The first objective of this research project is to address the urgent need for accessible and cost-effective diagnostic tools for early dementia diagnosis. This will be achieved by leveraging clinical-grade EEG devices, machine learning (ML), and a multi-modal approach (integrating cognitive and motor function measurements) to identify characteristic features of cognitive impairment.

Early diagnosis of dementia is crucial for effective treatment planning. Traditional diagnostic methods often face limitations:

  • Neuropsychological tests lack sensitivity and have high variability.
  • Medical procedures like cerebrospinal fluid (CSF) analysis, magnetic resonance imaging (MRI), and positron emission tomography (PET) scans are invasive, costly, and have limited availability.
  • Blood-based biomarkers have shown promise but are not yet in routine use.
  • EEG biomarkers provide cost-effective and objective measurements of neural activity; however, they have not yet been translated into clinical practice.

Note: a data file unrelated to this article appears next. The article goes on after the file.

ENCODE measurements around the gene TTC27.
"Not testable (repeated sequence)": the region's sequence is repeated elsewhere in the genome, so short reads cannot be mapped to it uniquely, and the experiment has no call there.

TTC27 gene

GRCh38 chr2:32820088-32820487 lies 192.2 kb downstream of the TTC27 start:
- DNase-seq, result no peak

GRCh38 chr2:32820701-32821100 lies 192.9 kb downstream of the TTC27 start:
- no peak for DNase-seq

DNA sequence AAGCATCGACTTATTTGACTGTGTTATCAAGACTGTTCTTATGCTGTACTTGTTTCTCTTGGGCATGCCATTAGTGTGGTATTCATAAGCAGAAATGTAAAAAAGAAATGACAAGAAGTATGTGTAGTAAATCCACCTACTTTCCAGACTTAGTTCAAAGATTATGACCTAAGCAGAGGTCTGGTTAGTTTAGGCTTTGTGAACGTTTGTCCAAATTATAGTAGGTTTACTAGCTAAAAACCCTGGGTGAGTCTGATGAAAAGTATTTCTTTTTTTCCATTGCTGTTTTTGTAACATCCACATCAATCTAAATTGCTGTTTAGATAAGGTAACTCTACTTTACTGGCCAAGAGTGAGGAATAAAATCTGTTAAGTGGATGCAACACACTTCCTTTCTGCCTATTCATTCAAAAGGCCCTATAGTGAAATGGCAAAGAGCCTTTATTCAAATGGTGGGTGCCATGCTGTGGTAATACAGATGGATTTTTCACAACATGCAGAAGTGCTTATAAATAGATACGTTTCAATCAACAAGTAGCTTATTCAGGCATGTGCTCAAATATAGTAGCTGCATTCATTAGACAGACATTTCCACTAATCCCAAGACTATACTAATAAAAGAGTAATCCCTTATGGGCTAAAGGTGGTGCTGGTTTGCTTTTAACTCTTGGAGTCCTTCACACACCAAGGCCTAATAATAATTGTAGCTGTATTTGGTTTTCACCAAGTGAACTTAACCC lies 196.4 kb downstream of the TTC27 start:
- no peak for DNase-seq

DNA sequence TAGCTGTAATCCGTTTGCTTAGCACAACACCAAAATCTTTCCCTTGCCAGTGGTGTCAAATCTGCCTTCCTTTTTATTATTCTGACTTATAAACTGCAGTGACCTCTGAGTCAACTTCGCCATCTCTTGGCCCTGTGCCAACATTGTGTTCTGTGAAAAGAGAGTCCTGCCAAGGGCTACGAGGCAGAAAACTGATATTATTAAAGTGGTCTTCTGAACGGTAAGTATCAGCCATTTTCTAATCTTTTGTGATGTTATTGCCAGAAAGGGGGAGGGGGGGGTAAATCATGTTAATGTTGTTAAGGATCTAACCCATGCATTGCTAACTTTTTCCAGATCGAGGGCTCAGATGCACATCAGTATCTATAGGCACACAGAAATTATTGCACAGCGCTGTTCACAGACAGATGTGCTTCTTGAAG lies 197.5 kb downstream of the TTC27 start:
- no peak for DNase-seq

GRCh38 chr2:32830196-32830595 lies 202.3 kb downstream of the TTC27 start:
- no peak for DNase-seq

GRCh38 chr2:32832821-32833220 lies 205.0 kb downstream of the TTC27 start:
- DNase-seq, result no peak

Modern neurotechnology and state-of-the-art learning algorithms offer significant potential to enhance computer-aided diagnosis of dementia.

The project will utilize EEG data from elderly people in the local community, collected in real-world settings.

The outcome of this project will be the development of a novel diagnostic tool that integrates EEG-based features with machine learning to provide an accurate, non-invasive, and cost-effective method for early dementia assessment. This project aims to bridge the gap between promising EEG biomarkers and practical clinical application, ultimately contributing to better treatment planning and improved quality of life for individuals with dementia.